Guarded by the Cowboy - Em Petrova
Boone Wynton always caught hell for not wiping his boots after he’d been in the barn. His poor momma tried. He only ever thought of it after he was two steps in the door.
After he walked into the office, he realized what he’d done and backed out to scrape the manure off on the mat. A glance down at his clothes revealed dust, more dirt than cloth and the stray piece of straw or two.
Calling it good enough, he stepped into the new WEST Protection office. The scent of vanilla sugar assaulted his nose. His stomach grumbled in reminder he’d skipped lunch, first because he was at the back end of a cow pulling a calf, and then under the tractor the changing oil.
A rancher’s work was never done, but neither was his more pressing occupation as a personal protection officer in the company he founded with his friends and relatives.
He sniffed the air, following his nose and stomach in search of sweet rolls or doughnuts. In the open space equipped with enough tech equipment to run a government agency, he stopped, casting his gaze around the room.
“Can I help you?” The feminine voice might be called pleasant—even seductive for its softness—if he didn’t know the person who possessed it.
“I smell doughnuts.”
She cocked a brow at him. Lauralee Sheldon—age twenty-seven, graduate of Penn State University at the top of her class and former intern at one of the largest security companies in the world.
The woman had an IQ far above Boone’s, but that didn’t bother him. What did was the way she was looking at him now.
Like she’d swallowed a bug. Or caught a whiff of the manure on his clothes.
Fact was, she plain didn’t like him, and the feeling was mutual. The pretty brunette with freckles and serious gray eyes got under his skin as much as he seemed to annoy her.
Lauralee cleared her throat.
Shooting her a cocked brow, he dared her to tell him she ate the last doughnut.
She drew her fingers off her keyboard and pointed to the floor at his feet. “You’re getting dirt on the floor.”
She wrinkled her nose. “Were you in the barn?”
“No, I was guarding some beef cows for practice,” he shot out. Sometimes he thought Lauralee forgot not only her place in this company but the fact that her office space was built on a corner of the Wynton Ranch. Of course, her nose was always glued to that computer screen—she probably rarely looked up long enough to walk to her car that was unfit for Montana roads and drive home.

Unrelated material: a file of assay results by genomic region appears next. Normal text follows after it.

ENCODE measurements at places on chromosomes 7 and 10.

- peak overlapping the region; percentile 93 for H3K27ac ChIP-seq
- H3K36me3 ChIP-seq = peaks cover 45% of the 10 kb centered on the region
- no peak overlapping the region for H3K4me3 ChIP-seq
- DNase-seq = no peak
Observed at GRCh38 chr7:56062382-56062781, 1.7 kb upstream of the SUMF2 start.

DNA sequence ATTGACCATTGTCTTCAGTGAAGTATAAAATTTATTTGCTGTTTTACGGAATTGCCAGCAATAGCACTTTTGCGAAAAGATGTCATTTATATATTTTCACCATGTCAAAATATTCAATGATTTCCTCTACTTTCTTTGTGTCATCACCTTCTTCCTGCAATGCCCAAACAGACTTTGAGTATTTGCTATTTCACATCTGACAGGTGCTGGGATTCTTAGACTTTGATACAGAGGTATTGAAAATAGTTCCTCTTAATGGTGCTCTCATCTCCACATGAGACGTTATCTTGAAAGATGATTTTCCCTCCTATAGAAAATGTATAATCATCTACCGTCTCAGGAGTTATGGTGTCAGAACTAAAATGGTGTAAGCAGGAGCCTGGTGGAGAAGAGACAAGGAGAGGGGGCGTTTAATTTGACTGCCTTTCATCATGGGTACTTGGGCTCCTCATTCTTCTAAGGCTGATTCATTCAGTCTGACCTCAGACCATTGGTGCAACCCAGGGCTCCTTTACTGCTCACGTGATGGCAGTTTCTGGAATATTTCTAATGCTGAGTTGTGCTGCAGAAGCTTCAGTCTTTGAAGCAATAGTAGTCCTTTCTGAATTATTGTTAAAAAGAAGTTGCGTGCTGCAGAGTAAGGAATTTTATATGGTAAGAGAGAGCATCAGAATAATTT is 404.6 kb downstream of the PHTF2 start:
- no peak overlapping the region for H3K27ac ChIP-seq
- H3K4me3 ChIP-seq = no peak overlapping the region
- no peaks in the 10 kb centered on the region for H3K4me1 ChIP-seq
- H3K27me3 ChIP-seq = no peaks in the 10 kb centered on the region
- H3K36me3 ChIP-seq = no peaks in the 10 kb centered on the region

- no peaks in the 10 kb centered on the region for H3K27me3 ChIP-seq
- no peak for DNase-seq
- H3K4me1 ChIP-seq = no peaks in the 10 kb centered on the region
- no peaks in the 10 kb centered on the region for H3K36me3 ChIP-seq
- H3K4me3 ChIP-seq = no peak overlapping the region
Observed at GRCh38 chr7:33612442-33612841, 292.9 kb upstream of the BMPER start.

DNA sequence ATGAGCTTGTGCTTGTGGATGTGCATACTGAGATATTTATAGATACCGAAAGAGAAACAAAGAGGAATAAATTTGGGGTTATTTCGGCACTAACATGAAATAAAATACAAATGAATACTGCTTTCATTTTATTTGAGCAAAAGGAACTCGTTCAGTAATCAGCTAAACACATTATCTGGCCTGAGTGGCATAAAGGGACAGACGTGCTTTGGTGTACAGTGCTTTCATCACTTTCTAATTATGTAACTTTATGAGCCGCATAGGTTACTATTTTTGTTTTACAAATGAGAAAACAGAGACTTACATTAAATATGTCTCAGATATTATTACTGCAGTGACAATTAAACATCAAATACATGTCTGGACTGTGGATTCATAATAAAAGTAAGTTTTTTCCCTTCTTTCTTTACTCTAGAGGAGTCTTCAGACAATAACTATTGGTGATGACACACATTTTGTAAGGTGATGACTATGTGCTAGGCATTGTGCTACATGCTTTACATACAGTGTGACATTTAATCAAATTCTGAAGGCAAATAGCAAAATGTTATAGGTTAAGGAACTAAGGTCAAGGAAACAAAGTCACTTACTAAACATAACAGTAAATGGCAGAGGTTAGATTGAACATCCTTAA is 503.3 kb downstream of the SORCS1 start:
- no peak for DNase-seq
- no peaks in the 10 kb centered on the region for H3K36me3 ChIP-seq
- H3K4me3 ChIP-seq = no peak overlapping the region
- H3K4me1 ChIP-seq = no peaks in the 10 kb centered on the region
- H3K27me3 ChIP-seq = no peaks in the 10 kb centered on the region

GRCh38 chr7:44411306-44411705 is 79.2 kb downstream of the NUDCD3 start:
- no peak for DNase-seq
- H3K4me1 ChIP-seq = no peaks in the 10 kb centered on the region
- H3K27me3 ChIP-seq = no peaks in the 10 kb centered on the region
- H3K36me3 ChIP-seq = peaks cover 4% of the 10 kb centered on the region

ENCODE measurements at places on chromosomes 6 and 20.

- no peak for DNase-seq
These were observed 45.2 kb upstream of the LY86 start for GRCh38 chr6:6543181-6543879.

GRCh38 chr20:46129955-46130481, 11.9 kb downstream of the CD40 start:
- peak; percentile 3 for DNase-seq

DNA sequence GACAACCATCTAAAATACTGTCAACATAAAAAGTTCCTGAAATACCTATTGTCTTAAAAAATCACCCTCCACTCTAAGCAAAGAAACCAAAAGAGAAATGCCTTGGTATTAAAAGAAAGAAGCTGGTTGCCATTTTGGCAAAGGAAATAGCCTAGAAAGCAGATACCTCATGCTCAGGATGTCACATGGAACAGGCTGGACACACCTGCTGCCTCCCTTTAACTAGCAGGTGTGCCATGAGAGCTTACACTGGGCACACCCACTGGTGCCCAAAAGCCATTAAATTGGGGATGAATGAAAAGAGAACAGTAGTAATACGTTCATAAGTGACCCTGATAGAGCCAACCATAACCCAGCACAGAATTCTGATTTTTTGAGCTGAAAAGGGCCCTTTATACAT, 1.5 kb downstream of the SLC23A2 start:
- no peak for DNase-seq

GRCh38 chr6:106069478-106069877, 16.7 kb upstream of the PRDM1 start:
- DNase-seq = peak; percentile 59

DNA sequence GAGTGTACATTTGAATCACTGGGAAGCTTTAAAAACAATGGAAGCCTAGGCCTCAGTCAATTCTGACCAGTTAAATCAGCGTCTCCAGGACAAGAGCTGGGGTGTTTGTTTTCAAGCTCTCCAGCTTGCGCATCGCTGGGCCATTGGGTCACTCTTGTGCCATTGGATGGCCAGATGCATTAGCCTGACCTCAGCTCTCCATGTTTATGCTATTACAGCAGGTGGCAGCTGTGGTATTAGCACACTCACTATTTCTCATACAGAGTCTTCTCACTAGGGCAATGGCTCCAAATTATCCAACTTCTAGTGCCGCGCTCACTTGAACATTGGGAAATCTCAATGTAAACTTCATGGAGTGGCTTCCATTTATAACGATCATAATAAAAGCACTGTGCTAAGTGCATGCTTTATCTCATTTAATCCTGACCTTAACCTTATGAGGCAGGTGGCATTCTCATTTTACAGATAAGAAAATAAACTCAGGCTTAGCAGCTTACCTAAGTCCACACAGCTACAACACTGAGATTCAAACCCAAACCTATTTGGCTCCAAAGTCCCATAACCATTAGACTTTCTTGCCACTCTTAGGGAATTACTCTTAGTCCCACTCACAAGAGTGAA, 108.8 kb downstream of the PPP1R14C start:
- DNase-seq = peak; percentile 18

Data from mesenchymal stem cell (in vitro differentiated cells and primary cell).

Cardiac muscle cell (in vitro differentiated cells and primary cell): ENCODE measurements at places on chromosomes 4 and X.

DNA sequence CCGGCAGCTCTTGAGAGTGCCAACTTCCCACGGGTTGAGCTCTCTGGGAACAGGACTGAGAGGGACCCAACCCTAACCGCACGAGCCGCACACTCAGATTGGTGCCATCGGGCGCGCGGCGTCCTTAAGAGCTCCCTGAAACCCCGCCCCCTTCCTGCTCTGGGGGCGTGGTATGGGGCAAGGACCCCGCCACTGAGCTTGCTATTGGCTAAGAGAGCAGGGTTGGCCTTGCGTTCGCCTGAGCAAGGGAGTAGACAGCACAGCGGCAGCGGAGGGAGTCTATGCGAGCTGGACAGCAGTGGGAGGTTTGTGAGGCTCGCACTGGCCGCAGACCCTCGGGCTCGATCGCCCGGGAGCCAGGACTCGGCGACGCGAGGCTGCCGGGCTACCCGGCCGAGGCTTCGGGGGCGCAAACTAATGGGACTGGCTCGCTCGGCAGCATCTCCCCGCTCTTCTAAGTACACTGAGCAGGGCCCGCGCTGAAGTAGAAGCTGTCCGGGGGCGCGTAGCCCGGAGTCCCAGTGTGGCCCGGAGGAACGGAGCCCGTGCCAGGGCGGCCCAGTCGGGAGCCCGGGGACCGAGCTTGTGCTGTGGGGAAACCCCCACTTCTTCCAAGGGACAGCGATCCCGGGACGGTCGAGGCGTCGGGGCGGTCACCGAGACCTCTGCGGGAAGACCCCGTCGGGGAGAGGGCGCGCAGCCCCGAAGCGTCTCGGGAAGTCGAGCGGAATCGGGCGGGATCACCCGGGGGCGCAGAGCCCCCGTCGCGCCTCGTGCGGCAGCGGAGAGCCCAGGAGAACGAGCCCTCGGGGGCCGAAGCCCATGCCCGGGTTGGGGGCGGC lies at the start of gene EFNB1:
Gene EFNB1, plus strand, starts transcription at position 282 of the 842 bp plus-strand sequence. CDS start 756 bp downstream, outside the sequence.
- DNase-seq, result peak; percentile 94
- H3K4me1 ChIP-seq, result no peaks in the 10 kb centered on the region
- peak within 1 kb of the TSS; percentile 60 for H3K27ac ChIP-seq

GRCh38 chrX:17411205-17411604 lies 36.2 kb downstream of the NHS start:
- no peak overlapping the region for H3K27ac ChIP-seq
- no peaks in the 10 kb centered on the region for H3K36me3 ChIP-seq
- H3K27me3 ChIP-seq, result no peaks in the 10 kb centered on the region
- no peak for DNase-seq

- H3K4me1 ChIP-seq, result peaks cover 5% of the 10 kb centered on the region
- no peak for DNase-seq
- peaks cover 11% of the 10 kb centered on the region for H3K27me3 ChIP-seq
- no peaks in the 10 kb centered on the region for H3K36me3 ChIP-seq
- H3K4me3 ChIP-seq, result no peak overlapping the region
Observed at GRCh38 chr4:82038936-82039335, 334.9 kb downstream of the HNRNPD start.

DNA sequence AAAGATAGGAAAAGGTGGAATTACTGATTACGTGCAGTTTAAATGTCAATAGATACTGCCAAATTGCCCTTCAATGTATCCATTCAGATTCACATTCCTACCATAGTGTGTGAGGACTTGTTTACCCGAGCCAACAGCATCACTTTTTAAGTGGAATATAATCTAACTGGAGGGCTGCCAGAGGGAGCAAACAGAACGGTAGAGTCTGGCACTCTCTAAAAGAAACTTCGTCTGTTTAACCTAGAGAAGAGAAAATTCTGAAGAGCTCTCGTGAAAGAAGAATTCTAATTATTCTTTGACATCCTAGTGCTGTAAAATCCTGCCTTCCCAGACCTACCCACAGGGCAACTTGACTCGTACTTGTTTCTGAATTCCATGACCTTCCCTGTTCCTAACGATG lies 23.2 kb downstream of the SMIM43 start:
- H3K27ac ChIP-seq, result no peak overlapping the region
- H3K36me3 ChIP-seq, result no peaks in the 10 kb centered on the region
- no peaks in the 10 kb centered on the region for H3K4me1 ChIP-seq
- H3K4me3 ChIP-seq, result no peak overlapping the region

“You can unwrinkle your nose now, Lauralee.” He let her name drawl from his lips. The first time they met, he saw how much she disliked the way he said her name, so he made sure to taunt her every chance he got.
She twisted her stare to her high-resolution monitor as a way to end the conversation. She was good at ignoring him, which was fine by him.
“In case you’d like to know, the Wynton Ranch has a new bull calf as of about three o’clock.”
She sniffed in response.
Man, the woman was so high and mighty that her views weren’t even in the same altitude.
He spared her a glance before striding into his personal office. He and his brother, Ross, both had private offices, and while Ross’s fiancée had decked his out in dark woods mixed with the high tech of an up-and-coming security company, Boone’s was still a blank slate.
He did keep a change of clothes here, for moments like these when the office was closer and he needed to clean up quick. He closed the door and reached into a small closet for a clean chambray shirt hanging there. As he stripped off the dirty one, he caught a whiff of sweat and birthing fluid from the cow. Maybe Lauralee had a good reason for wrinkling her nose.
He slid his arms into the clean shirt and buttoned it, leaving a couple of buttons open at the neck. Then he kicked off his boots and jeans, swapping them out for clean ones.
After bundling his dirty items into a duffel, he settled his white Stetson the entire team was known for wearing and walked out of his office.
Lauralee was still working, back to him, her brown hair skimming between her shoulder blades. She continued to stare at her screen. Over her shoulder, he saw lines of code flashing past quickly.
“What are you looking for?” he asked.
The numbers stopped flying by, and